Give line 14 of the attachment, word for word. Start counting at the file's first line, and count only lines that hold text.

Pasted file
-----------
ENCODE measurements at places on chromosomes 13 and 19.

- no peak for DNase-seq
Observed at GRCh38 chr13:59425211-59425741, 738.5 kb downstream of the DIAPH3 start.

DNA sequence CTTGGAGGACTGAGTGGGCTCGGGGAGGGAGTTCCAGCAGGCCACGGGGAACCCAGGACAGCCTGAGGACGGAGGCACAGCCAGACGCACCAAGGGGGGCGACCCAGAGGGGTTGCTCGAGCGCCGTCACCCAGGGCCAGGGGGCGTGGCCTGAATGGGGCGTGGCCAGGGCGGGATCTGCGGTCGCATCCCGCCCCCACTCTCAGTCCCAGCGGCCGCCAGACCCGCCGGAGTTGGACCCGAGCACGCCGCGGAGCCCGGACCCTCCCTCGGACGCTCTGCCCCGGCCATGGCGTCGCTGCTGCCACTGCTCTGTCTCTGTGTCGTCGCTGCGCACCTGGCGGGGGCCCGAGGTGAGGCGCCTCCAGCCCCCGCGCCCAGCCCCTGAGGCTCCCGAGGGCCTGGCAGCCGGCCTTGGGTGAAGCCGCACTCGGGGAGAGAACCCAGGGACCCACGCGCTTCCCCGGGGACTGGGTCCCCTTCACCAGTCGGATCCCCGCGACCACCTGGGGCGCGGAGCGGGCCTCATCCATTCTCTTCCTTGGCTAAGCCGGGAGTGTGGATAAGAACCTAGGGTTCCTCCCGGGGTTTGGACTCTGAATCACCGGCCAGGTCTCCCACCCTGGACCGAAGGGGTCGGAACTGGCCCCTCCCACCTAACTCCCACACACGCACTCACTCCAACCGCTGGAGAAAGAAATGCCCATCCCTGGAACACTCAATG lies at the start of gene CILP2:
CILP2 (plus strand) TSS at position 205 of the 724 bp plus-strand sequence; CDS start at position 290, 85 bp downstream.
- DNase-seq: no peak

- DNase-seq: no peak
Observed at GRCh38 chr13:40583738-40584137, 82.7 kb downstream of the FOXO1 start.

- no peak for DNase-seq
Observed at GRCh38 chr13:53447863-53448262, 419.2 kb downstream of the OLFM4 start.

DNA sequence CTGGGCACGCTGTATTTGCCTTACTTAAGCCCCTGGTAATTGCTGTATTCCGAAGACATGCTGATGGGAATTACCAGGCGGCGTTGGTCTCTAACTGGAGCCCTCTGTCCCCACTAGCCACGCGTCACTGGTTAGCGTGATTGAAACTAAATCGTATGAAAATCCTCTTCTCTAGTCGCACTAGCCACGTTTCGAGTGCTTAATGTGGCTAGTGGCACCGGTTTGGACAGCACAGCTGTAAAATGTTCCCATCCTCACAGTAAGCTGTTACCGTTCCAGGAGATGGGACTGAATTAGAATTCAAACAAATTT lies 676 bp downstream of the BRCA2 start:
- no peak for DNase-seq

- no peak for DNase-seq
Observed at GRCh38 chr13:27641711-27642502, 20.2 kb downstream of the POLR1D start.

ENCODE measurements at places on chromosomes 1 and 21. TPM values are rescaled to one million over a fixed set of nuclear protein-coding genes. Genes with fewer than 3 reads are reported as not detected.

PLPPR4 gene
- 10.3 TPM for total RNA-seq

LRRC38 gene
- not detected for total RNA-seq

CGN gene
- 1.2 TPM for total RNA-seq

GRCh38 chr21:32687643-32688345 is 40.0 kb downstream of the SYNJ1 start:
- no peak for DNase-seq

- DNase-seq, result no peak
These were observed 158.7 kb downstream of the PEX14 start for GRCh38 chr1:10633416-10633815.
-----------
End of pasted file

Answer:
Observed at GRCh38 chr13:27641711-27642502, 20.2 kb downstream of the POLR1D start.